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May 17, 2021

Does Sleep Flush Wastes From the Brain?

Author Affiliations
  • 1Brigham and Women’s Hospital, Harvard Medical School, Boston, Massachusetts
JAMA. 2021;325(21):2153-2155. doi:10.1001/jama.2021.5631

Why do humans sleep? Most people spend one-third of their lives asleep. For most of human history, individuals have been much more vulnerable to enemies and predators when sleeping. But still, everyone sleeps and cannot help but do it. So, there must be a good reason for sleep, an evolutionary advantage.

One reason for sleeping may be to rest the brain and body. Nevertheless, most organs continue to work during sleep. In particular, the brain is highly active during sleep.1 Sigmund Freud thought one purpose of sleep was to grapple with negative thoughts buried in the unconscious through dreams. Sleep definitely helps to consolidate memories and learning. Some have speculated that during sleep unused synapses are pruned, strengthening the rest of the synapses in the same way that pruning dead branches enhances the health of a rose bush. Together, these all might seem reason enough to sleep.

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    5 Comments for this article
    Our Sentient, Cognitive, Human Capability
    Paul Nelson, MS, MD | Family Health Care, PC, retired
    This essay is a real gem. It broadens understanding of the fragile biology of our brain. I might add that it's possible that sleep also represents a biological "defragger" for our interconnected short-term and long-term memory functions, especially in conjunction with the REM cycle.
    CSF Clearance During Sleep
    Charles Brill, MD - Retired | Thomas Jefferson University
    1 - I didn't see mention of arachnoid granulations as a pathway for getting CSF from the subarachnoid space into the venous sinuses.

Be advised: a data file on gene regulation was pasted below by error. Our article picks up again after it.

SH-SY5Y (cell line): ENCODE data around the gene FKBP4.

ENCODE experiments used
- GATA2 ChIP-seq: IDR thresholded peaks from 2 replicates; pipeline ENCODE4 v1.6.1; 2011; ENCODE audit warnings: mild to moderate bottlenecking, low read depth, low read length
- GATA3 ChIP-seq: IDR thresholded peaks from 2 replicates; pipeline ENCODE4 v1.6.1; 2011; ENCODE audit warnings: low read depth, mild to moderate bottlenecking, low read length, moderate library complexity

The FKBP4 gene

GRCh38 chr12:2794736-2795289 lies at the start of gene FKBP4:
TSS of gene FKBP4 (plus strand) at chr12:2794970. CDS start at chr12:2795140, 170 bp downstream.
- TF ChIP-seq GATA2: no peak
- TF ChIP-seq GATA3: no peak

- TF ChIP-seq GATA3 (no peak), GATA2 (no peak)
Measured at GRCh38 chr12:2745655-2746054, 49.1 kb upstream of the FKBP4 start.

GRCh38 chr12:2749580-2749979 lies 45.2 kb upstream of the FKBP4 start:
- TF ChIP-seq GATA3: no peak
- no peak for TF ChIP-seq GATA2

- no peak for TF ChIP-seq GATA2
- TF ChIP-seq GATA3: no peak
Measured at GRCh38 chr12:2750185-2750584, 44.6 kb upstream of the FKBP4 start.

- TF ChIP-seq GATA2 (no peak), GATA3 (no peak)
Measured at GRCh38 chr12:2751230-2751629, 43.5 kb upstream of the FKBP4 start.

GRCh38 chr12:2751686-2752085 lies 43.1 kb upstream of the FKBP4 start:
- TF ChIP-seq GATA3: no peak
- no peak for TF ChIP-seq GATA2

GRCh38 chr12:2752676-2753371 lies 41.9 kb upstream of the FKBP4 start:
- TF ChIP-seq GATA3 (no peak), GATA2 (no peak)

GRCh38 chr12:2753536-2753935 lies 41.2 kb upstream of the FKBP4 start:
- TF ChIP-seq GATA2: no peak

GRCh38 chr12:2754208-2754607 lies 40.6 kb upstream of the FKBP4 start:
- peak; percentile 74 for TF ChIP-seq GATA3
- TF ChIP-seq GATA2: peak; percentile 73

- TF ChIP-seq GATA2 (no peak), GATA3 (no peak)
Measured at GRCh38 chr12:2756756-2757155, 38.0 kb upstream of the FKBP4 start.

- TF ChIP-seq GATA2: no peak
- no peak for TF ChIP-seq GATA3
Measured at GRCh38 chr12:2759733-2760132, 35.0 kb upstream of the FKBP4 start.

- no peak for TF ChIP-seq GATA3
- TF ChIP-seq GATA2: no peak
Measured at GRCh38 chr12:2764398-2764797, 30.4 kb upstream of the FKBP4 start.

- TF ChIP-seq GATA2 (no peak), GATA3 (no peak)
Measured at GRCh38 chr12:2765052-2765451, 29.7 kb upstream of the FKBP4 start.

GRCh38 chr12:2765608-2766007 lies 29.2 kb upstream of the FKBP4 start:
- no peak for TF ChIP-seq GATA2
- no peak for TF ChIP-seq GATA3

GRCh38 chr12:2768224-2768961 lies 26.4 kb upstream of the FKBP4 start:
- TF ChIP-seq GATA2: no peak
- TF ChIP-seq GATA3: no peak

2 - Does brain atrophy, commonly seen in seniors, widen the glymphatic system, potentially allowing more CSF clearance?
    Science Catches Up With Art
    Wm Prendergast, MD | Retired; Clin. Asst. Prof. Ophthalmology, OR Hlth Sci. U.
    “Sleep that knits up the raveled sleave of care,
    The death of each day's life, sore labor's bath,
    Balm of hurt minds, great nature's second course,
    Chief nourisher in life's feast.”

    William Shakespeare; Macbeth
    Brain as Kidney
    William Aldis, M.D. | Faculty of Public Health, Thammasat University, Bangkok
    I see an analogy between the waste elimination of the brain described here and renal function. We can compare (for example) "glymphatic filtration rate" to glomerular filtration rate. The anatomic structures are different obviously, but the physiological processes are similar. I wonder if much of what is known about renal function and renal failure could be applied to this context, with some useful results.
    Arachnoid Granulations
    Charles Brill, MD - Retired | Thomas Jefferson University
    What happened to arachnoid granulations? What is now considered their function in CSF absorption?